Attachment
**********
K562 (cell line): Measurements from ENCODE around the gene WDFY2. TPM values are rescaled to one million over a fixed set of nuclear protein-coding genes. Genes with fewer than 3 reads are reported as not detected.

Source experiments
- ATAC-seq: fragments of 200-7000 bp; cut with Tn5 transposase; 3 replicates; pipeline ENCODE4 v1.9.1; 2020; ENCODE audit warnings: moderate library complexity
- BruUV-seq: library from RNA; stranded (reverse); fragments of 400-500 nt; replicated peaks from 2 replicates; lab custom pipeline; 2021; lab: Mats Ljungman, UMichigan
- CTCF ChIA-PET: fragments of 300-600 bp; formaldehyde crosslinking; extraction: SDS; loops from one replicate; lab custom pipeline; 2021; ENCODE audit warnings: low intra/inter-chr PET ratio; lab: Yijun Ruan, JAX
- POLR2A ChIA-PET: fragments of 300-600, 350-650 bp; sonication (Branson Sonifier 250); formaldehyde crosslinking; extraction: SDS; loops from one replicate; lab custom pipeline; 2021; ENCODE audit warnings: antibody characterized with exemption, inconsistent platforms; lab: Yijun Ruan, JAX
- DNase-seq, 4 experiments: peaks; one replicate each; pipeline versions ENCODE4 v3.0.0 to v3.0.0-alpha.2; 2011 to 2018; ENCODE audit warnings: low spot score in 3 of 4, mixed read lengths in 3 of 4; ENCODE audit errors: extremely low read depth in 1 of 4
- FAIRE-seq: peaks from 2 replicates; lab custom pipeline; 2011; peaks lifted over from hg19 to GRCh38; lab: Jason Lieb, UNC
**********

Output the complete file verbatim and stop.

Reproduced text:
K562 (cell line): Measurements from ENCODE around the gene WDFY2. TPM values are rescaled to one million over a fixed set of nuclear protein-coding genes. Genes with fewer than 3 reads are reported as not detected.

Source experiments
- ATAC-seq: fragments of 200-7000 bp; cut with Tn5 transposase; 3 replicates; pipeline ENCODE4 v1.9.1; 2020; ENCODE audit warnings: moderate library complexity
- BruUV-seq: library from RNA; stranded (reverse); fragments of 400-500 nt; replicated peaks from 2 replicates; lab custom pipeline; 2021; lab: Mats Ljungman, UMichigan
- CTCF ChIA-PET: fragments of 300-600 bp; formaldehyde crosslinking; extraction: SDS; loops from one replicate; lab custom pipeline; 2021; ENCODE audit warnings: low intra/inter-chr PET ratio; lab: Yijun Ruan, JAX
- POLR2A ChIA-PET: fragments of 300-600, 350-650 bp; sonication (Branson Sonifier 250); formaldehyde crosslinking; extraction: SDS; loops from one replicate; lab custom pipeline; 2021; ENCODE audit warnings: antibody characterized with exemption, inconsistent platforms; lab: Yijun Ruan, JAX
- DNase-seq, 4 experiments: peaks; one replicate each; pipeline versions ENCODE4 v3.0.0 to v3.0.0-alpha.2; 2011 to 2018; ENCODE audit warnings: low spot score in 3 of 4, mixed read lengths in 3 of 4; ENCODE audit errors: extremely low read depth in 1 of 4
- FAIRE-seq: peaks from 2 replicates; lab custom pipeline; 2011; peaks lifted over from hg19 to GRCh38; lab: Jason Lieb, UNC